demondeac is Ross Smith, Director of Debate at Wake Forest University and founder of DebateScoop.org.
John McCain said that getting an economic plan accomplished was so important that he needed to suspend his campaign. While that may or (almost certainly) may not be reasonable, whether or not tomorrow night's debate should be put on hold is a separate question. McCain has made no explicit arguments (claims supported by reasons) for postponing the debate. At best he argues by enthymeme, leaving it to the listeners to discover some argument for themselves. Obama has argued, without refutation from McCain, that holding the debate is important so the American people can hear from their candidates, that presidents must be able to multitask, and that their airplanes and other means of staying in contact allow the candidates to stay sufficiently in contact with Congress. The "threat" not to debate is a ploy.
Nothing wrong with ploys. This one is ironic in that the ploy is a tactic of the campaign that McCain has nominally "suspended." For now, the ploy is working in that McCain has garnered a great deal of attention for his refrain that he is a maverick man of action. As long as the debate happens Friday night, McCain will likely not be hurt.
The debate most likely will happen. As I write, and hours before McCain makes it to Washington (along with Obama) to meet at the White House, the folks actually responsible for reaching an agreement in Congress are meeting to hammer out the details. McCain and Obama will most likely give political cover to members of their parties by simply showing up today. Sufficient progress will then be declared so that the debate can go forward. Disagree? Intrade has a new market up today, currently trading (on very low volume) at 70% chance the debate happens.
But there is still a chance McCain's bet (ploy), and those of the Intraders, is a loss. If the debate does not happen as scheduled, it's hard to see how that's a plus for McCain. There really are no decent arguments for canceling or postponing the debate. And remember this: the only way the debate is canceled is if McCain's return to Washington (where he has not darkened the door of the Senate since April) fails to cement a deal that appears to be all but concluded. The charges, already being levied by Democrats and Republicans alike, that he is politicizing the deal would then have more traction.
Below the fold I will review the potential arguments for postponement in more detail.
Second, it's not as if McCain will be openly debating in Congress Friday night. There is no "real debate" there for the people to hear. Instead, there are frantic lobbyists and closed door negotiations.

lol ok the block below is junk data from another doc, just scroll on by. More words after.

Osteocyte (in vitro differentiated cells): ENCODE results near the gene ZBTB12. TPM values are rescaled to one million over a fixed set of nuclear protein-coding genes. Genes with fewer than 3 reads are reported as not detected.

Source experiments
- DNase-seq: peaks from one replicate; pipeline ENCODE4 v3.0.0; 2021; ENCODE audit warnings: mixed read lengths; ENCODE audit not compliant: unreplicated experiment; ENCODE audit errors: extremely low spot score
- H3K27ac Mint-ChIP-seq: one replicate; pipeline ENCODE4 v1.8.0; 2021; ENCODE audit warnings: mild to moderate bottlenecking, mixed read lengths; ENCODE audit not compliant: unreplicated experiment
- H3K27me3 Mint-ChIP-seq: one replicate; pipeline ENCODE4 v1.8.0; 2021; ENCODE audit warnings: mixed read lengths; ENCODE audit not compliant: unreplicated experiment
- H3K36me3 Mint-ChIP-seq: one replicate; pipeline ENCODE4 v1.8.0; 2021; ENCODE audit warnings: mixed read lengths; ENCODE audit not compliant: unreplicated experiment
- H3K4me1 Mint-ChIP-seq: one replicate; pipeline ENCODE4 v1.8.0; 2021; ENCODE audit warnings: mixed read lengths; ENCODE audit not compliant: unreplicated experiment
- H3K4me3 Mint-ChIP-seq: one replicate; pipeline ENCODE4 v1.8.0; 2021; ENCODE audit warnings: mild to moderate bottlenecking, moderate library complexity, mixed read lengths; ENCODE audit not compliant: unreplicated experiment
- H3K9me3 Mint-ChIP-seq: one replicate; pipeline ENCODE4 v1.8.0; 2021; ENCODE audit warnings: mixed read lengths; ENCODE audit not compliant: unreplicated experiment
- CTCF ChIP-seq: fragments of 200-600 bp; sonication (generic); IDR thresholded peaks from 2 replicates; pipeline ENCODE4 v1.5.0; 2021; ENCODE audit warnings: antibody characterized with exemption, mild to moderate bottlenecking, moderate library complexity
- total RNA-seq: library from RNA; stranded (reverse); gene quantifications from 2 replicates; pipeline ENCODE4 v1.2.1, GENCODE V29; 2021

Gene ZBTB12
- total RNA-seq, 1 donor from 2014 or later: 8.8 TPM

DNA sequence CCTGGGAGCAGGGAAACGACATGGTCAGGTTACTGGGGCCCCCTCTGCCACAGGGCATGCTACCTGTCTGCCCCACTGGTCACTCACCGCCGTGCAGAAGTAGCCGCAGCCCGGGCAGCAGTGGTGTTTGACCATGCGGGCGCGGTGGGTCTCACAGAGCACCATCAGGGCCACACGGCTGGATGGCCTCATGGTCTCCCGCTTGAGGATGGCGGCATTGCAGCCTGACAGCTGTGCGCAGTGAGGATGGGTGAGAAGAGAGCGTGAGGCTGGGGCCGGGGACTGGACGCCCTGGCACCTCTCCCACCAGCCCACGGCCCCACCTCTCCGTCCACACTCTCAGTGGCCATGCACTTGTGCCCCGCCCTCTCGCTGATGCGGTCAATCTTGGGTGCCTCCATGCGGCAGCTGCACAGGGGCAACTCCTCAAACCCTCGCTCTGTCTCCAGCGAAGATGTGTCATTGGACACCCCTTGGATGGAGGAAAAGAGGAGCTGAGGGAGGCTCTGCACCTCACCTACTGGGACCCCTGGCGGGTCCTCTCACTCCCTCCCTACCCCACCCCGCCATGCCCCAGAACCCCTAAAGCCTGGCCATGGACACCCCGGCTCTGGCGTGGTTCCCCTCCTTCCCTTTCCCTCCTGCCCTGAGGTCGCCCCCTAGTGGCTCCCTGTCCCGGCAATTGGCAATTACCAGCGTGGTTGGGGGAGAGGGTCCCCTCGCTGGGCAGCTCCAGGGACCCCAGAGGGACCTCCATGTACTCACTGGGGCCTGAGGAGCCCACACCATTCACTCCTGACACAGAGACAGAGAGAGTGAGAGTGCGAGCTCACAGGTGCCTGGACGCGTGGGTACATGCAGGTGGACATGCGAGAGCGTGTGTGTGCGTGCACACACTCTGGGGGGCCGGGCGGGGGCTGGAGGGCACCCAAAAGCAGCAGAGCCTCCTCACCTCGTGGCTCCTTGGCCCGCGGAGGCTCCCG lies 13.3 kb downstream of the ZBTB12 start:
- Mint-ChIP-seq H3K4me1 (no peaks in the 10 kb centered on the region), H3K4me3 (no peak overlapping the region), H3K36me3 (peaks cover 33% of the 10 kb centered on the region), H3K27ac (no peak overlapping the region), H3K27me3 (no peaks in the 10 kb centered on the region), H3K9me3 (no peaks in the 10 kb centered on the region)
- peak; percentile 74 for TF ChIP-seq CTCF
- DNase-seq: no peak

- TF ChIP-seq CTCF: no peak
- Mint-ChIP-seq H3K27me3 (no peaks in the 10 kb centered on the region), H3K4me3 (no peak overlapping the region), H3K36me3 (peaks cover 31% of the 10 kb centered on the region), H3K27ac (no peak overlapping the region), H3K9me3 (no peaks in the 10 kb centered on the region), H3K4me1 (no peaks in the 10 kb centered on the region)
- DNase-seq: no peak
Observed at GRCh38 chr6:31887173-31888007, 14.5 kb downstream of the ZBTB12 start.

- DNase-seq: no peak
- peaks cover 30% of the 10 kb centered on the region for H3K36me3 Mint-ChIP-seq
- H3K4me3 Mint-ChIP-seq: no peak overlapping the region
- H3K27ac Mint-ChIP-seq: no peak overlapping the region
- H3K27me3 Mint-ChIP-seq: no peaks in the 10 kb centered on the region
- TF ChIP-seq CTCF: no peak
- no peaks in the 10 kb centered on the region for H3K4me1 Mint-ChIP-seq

Third, Obama is right that presidents cannot afford to focus on only one agenda item at a time. Just this week we have North Korea restarting a nuclear reactor, terrorism in Pakistan and Africa, Syria amassing 10,000 troops on their border with Lebanon, Russian warships visiting South America, and the shutdown of Russian markets to name but a few other "crises." History shows no need to halt debates because of ongoing problems, however severe. The Obama campaign released a basic memo on the subject.
Nor is there an argument that we must postpone the debate as if there were a hurricane or moment for grieving. The economic difficulties have been with us and will still be regardless of bailout legislation.
McCain might argue that he can't give his full efforts to both debate prep and the bailout. Obviously, he cannot make that argument. Both candidates are equally disadvantaged in prep time. Furthermore, it is a better argument to say we would benefit from hearing the candidates respond and debate with less prep, seeing how they adapt to unfolding situations.
The arguments in favor of holding the debate are fairly strong: the public wants it, the public needs it, and it's unfair to those who have planned the debate.
Polls and TV ratings history prove the public really does want debates. Yesterday Survey USA found:
A majority of Americans say the debate should be held on Friday. Just 10% say the debate should be postponed. A sizable percentage of Americans, 36%, think the focus of the debate should be modified to focus more on the economy. 3 of 4 Americans say the presidential campaigns should continue. Just 14% say the presidential campaigns should be suspended. If Friday's debate does not take place, 46% of Americans say that would be bad for America.
Although the survey participants were just those at home on a Wednesday afternoon and were not briefed on why the debate might be postponed, the poll does show that McCain has a big burden of proof hurdle here. Furthermore, the conventions and past years' debates ratings show that the debates are the most watched part of the political, democratic process. demandthedebate2008.com has already launched an online petition drive.
McCain might also suffer backlash from interested parties. The town of Oxford, Mississippi, would suffer an economic blow. McCain can be certain they would not let the complaint that he is grandstanding about Wall Street while ignoring Oxford's main street go unheard. Television networks have their Friday night programming at risk. Does McCain need to further alienate the media that he once called his "base?"
The media may already be suspicious if Dave Letterman's show last night is any indication. It's never good to lose the late night comedians.
Still more suspicion arises from the suggestion that tomorrow night's debate could be moved to next Thursday when the VP debate was to be held. With the media and partisans increasingly suspicious of Sarah Palin's ability and her poll numbers in decline, it cannot help McCain to stir up yet more criticism of her readiness for the office she seeks.
For now, Obama is clearly winning this debate about debates. McCain can recover by debating tomorrow night. I conclude with Obama's still unrefuted argument: